States have no permanent friends or allies, only permanent interests. Lord Palmerston’s dictum applies just as much to the United States of today as it did to the Britain of his day. President Obama rightly looks beyond the usual ways, sustained by habit and political lobbies, of categorizing other states as allies or adversaries and considers what each state is actually doing for or against U.S. interests, while recognizing that each state is likely to present a mixture of both.

Not being stuck in the usual habit means not needlessly taking sides in other people’s quarrels. He says, for example, that the Saudis need to “share” the Middle East with their Iranian rivals. As he explains, “An approach that said to our friends ‘You are right, Iran is the source of all problems, and we will support you in dealing with Iran’ would essentially mean that as these sectarian conflicts continue to rage and our Gulf partners, our traditional friends, do not have the ability to put out the flames on their own or decisively win on their own, and would mean that we have to start coming in and using our military to settle scores. And that would be in the interest neither of the United States nor of the Middle East.”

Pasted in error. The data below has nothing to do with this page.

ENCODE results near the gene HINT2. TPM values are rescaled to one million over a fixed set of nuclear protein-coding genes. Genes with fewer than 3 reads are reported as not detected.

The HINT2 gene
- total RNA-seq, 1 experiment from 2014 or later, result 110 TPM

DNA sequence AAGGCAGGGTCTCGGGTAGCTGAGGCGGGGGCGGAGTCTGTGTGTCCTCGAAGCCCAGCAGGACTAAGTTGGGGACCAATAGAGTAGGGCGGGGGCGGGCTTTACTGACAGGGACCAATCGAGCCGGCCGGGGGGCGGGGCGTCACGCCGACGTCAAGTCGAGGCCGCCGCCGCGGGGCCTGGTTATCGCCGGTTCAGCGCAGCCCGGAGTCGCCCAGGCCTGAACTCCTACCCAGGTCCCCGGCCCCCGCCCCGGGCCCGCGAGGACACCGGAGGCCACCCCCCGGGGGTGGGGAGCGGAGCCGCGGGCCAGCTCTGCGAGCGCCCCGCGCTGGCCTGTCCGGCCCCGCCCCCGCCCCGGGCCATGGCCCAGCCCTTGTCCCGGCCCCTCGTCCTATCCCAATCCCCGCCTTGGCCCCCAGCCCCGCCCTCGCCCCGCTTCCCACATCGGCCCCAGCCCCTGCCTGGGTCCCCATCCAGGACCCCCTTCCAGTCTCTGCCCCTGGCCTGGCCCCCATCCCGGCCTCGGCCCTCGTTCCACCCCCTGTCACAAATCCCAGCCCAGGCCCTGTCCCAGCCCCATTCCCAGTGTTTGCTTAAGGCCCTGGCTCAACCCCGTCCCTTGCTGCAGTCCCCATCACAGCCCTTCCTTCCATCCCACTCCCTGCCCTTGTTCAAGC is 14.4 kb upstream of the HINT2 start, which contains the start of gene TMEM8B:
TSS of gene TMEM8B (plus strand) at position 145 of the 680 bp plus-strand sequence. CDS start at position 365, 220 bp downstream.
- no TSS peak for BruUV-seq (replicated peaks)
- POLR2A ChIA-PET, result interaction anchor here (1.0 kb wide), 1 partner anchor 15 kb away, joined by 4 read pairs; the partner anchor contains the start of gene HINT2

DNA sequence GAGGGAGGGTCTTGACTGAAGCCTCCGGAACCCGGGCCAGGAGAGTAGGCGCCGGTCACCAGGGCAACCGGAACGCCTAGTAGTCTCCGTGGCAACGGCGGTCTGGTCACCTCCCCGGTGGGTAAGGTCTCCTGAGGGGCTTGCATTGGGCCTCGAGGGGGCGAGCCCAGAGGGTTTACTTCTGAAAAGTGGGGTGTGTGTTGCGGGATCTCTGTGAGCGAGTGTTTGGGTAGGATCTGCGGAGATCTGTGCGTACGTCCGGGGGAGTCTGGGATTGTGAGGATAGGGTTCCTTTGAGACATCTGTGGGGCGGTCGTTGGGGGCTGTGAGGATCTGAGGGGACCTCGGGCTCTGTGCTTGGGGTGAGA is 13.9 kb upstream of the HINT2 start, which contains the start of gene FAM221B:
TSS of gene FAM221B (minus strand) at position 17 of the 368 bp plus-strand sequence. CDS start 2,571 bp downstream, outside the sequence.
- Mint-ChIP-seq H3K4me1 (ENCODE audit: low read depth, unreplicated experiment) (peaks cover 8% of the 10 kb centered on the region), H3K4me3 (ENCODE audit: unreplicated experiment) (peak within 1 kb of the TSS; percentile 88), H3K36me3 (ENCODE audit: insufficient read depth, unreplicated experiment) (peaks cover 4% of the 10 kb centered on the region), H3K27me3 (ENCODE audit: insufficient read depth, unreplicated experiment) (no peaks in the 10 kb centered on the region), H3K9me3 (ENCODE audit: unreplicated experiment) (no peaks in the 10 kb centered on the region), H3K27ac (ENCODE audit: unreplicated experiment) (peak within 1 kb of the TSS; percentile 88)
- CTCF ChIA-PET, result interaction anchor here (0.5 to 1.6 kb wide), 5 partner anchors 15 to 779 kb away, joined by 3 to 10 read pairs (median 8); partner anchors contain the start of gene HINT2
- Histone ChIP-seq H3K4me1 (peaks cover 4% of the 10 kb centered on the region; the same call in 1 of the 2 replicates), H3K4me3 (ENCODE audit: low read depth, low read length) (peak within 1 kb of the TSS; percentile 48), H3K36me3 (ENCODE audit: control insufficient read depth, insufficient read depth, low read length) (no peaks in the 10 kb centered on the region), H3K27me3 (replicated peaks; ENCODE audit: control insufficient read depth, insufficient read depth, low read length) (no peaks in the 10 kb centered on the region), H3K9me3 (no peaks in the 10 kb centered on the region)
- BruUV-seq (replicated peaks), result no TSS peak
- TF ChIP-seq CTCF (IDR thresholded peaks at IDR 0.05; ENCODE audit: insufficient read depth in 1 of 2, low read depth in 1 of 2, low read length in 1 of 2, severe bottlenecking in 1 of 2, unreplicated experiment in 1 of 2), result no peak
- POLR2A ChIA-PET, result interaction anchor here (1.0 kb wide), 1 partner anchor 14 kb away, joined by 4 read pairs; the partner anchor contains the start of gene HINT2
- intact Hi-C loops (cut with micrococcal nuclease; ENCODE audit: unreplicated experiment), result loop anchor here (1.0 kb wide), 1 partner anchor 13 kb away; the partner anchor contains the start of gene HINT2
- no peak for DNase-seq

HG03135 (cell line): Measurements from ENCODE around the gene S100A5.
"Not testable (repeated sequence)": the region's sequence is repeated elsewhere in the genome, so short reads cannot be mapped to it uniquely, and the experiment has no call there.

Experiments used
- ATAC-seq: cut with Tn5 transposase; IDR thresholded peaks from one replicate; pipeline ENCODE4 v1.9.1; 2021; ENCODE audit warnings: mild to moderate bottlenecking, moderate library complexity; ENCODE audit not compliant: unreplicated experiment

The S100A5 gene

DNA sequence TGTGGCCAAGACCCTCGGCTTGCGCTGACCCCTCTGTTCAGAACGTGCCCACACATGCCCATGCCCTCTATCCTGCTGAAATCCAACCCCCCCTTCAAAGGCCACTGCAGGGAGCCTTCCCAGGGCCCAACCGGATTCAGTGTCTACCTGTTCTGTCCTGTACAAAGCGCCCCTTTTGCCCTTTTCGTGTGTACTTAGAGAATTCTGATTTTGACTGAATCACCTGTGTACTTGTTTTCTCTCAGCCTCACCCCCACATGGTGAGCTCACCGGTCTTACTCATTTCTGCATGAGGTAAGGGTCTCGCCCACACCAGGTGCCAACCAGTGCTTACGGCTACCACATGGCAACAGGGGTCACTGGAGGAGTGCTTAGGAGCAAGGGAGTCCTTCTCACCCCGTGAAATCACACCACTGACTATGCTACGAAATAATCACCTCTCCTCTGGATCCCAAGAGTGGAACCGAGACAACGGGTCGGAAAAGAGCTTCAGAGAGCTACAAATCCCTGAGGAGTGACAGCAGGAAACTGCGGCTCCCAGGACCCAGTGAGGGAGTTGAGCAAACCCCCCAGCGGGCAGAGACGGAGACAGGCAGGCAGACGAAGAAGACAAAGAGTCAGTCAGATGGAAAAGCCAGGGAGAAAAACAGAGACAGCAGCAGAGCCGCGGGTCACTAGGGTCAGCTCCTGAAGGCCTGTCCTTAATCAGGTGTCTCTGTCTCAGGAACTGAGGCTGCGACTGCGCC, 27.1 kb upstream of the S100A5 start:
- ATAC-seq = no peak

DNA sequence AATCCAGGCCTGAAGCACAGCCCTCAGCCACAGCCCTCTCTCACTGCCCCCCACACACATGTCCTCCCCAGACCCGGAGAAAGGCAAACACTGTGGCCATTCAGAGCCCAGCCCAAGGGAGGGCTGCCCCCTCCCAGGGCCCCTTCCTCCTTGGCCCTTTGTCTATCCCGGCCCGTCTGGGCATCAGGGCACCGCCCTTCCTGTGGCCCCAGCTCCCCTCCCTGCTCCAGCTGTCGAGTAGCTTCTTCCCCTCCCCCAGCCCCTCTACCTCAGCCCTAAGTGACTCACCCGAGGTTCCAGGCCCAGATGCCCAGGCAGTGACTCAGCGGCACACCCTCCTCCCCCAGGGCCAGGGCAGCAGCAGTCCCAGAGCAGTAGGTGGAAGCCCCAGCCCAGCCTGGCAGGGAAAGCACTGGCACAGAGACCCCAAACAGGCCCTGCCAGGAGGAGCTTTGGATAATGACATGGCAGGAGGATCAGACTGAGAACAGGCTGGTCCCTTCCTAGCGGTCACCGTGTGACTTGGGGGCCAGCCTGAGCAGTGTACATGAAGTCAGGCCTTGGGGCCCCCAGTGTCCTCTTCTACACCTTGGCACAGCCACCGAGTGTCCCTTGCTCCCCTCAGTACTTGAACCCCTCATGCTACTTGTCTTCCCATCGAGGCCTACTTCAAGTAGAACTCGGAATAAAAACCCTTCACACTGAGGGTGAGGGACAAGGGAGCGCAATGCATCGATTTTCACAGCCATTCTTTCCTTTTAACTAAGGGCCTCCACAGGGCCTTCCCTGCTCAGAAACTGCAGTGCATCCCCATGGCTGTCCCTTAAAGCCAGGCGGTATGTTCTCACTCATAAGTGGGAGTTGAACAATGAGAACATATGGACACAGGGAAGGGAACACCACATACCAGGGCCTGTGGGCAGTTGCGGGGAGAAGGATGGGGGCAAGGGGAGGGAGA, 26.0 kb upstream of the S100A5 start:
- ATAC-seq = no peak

Besides realist principles for addressing any set of problems, the President’s interviews with Goldberg demonstrate a sound substantive understanding of leading current problems. This is partly a matter of accurately perceiving relative importance — that “ISIS is not an existential threat to the United States,” for example, while “climate change is a potential existential threat to the entire world if we don’t do something about it.”

It also is a matter of insight into the underpinnings of any one problem. When Goldberg asked the President a question, having to do with ISIS and insecurity in the Middle East, that made reference to Thomas Hobbes, Goldberg acknowledged that he probably would get laughed out of the room by his fourth estate colleagues if he were to ask the same question at a presidential press conference, where the more accepted way to address such subjects would be — to quote a question actually asked at one such recent press conference — “Why can’t we get the bastards?”